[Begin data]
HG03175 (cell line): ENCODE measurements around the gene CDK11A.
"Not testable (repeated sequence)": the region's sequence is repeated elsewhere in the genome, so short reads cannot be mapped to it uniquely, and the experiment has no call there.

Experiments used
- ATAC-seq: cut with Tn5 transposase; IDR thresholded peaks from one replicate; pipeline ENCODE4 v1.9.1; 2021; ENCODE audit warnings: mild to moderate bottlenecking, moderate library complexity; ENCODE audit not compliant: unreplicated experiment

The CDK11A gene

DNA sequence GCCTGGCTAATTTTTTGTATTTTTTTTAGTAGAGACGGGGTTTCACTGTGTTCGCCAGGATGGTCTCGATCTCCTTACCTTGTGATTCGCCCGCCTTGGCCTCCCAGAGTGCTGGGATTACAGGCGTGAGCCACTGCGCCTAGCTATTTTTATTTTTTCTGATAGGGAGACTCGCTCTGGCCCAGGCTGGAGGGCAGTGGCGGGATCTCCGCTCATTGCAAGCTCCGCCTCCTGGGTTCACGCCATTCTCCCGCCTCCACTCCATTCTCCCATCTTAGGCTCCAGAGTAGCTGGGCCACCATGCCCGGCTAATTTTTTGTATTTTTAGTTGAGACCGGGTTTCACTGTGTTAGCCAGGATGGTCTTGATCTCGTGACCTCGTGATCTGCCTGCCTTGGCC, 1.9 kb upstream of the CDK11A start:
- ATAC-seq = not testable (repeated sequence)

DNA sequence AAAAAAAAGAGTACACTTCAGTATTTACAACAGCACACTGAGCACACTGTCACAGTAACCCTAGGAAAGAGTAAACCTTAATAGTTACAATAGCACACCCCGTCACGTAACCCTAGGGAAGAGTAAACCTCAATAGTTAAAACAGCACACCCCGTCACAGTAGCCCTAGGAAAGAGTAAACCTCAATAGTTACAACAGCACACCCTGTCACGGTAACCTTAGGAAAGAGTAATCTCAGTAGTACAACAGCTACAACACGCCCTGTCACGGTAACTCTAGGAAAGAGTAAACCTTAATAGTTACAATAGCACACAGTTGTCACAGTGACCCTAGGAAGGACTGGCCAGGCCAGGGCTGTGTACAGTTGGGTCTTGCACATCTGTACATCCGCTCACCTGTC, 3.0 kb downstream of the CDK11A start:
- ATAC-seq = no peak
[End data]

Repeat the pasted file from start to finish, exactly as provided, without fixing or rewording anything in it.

HG03175 (cell line): ENCODE measurements around the gene CDK11A.
"Not testable (repeated sequence)": the region's sequence is repeated elsewhere in the genome, so short reads cannot be mapped to it uniquely, and the experiment has no call there.

Experiments used
- ATAC-seq: cut with Tn5 transposase; IDR thresholded peaks from one replicate; pipeline ENCODE4 v1.9.1; 2021; ENCODE audit warnings: mild to moderate bottlenecking, moderate library complexity; ENCODE audit not compliant: unreplicated experiment

The CDK11A gene

DNA sequence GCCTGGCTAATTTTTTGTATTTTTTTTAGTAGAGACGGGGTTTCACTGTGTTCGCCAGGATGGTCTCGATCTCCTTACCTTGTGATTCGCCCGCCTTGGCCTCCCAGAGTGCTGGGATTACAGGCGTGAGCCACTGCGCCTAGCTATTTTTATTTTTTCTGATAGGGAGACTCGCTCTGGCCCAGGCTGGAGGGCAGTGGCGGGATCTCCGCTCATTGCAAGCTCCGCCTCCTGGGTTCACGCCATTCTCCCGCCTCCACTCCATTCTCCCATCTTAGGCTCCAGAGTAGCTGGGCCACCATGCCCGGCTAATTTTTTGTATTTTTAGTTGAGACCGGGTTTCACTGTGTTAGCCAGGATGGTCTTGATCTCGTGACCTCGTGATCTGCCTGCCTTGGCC, 1.9 kb upstream of the CDK11A start:
- ATAC-seq = not testable (repeated sequence)

DNA sequence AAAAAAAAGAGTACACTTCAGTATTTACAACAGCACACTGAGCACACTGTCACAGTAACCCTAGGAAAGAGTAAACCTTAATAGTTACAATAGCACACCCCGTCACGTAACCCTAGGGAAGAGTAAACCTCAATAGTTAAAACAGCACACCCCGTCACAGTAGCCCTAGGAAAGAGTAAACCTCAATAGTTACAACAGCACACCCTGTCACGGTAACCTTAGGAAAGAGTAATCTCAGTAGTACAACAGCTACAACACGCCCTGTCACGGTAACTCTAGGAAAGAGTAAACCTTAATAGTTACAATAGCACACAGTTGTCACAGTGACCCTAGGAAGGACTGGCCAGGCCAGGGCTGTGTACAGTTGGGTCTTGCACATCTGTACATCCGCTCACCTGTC, 3.0 kb downstream of the CDK11A start:
- ATAC-seq = no peak